“The Burning of the Rice Fields”
- Year Published: 1918
- Language: English
- Country of Origin: Japan
- Source: Sara Cone Bryant, ed., How to Tell Stories to Children, and Some Stories to Tell
- Flesch–Kincaid Level: 4.7
- Word Count: 642
Traditional, . (1918). “The Burning of the Rice Fields”. Stories from Around the World (Lit2Go Edition). Retrieved September 19, 2014, from
Traditional, . "“The Burning of the Rice Fields”." Stories from Around the World. Lit2Go Edition. 1918. Web. <>. September 19, 2014.
Traditional, "“The Burning of the Rice Fields”," Stories from Around the World, Lit2Go Edition, (1918), accessed September 19, 2014,.
Once there was a good old man who lived up on a mountain, far away in Japan. All round his little house the mountain was flat, and the ground was rich; and there were the rice fields of all the people who lived in the village at the mountain’s foot. Mornings and evenings, the old man and his little grandson, who lived with him, used to look far down on the people at work in the village, and watch the blue sea which lay all round the land, so close that there was no room for fields below, only for houses. The little boy loved the rice fields, dearly, for he knew that all the good food for all the people came from them; and he often helped his grand father to watch over them.
One day, the grandfather was standing alone, before his house, looking far down at the people, and out at the sea, when, suddenly, he saw something very strange far off where the sea and sky meet. Something like a great cloud was rising there, as if the sea were lifting itself high into the sky. The old man put his hands to his eyes and looked again, hard as his old sight could. Then he turned and ran to the house. “Yone, Yone!” he cried, “bring a brand from the hearth!”
The little grandson could not imagine what his grandfather wanted with fire, but he always obeyed, so he ran quickly and brought the brand. The old man already had one, and was running for the rice fields. Yone ran after. But what was his horror to see his grandfather thrust his burning brand into the ripe dry rice, where it stood.
“Oh, Grandfather, Grandfather!” screamed the little boy, “what are you doing?”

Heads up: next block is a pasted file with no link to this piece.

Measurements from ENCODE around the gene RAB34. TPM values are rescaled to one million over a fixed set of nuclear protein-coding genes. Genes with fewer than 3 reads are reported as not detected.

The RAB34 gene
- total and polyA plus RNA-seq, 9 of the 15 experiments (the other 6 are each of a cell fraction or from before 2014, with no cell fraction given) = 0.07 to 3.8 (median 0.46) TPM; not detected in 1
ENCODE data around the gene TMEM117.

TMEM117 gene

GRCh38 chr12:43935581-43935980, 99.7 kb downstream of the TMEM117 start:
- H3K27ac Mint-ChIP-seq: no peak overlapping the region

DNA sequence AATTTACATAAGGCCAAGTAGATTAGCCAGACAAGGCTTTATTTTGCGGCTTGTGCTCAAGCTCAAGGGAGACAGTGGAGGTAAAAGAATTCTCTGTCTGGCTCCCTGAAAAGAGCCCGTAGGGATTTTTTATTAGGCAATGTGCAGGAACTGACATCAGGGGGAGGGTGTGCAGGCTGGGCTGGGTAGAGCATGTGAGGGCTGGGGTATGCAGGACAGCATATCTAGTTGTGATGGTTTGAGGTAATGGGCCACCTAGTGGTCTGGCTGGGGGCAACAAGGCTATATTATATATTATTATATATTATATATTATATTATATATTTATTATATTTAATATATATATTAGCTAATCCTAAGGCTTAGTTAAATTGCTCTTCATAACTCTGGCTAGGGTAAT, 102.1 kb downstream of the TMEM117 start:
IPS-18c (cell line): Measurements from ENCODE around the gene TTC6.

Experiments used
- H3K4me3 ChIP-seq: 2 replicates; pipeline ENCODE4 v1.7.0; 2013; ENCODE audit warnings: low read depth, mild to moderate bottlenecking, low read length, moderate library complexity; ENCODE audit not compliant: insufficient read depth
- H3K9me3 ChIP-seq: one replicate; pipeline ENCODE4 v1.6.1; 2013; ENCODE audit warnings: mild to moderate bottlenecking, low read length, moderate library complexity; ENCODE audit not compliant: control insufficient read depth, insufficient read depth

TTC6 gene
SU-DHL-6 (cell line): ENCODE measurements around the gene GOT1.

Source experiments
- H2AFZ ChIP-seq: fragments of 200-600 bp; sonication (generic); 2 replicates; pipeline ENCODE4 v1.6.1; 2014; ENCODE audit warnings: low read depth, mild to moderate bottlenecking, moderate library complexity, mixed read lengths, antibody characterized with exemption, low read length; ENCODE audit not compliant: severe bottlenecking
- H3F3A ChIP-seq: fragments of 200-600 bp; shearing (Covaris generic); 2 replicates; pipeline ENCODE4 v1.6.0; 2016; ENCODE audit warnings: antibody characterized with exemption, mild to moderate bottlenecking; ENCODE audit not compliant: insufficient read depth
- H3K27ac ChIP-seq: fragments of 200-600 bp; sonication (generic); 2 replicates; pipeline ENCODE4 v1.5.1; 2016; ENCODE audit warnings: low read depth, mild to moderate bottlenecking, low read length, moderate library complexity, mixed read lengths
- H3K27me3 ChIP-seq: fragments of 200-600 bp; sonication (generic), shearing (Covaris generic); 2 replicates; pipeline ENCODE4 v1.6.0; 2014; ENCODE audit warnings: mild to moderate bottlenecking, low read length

“Quick, set fire! Thrust your brand in!” said the grandfather.
Yone thought his dear grandfather had lost his mind, and he began to sob; but a little Japanese boy always obeys, so though he sobbed, he thrust his torch in, and the sharp flame ran up the dry stalks, red and yellow. In an instant, the field was ablaze, and thick black smoke began to pour up, on the mountain side. It rose like a cloud, black and fierce, and in no time the people below saw that their precious rice fields were on fire. Ah, how they ran! Men, women, and children climbed the mountain, running as fast as they could to save the rice; not one soul stayed behind.
And when they came to the mountain top, and saw the beautiful rice-crop all in flames, beyond help, they cried bitterly, “Who has done this thing? How did it happen?”
“I set fire,” said the old man, very solemnly; and the little grandson sobbed, “Grandfather set fire.”
But when they came fiercely round the old man, with “Why? Why?” he only turned and pointed to the sea. “Look!” he said.
They all turned and looked. And there, where the blue sea had lain, so calm, a mighty wall of water, reaching from earth to sky, was rolling in. No one could scream, so terrible was the sight. The wall of water rolled in on the land, passed quite over the place where the village had been, and broke, with an awful sound, on the mountain side. One wave more, and still one more, came; and then all was water, as far as they could look, below; the village where they had been was under the sea.
But the people were all safe. And when they saw what the old man had done, they honoured him above all men for the quick wit which had saved them all from the tidal wave.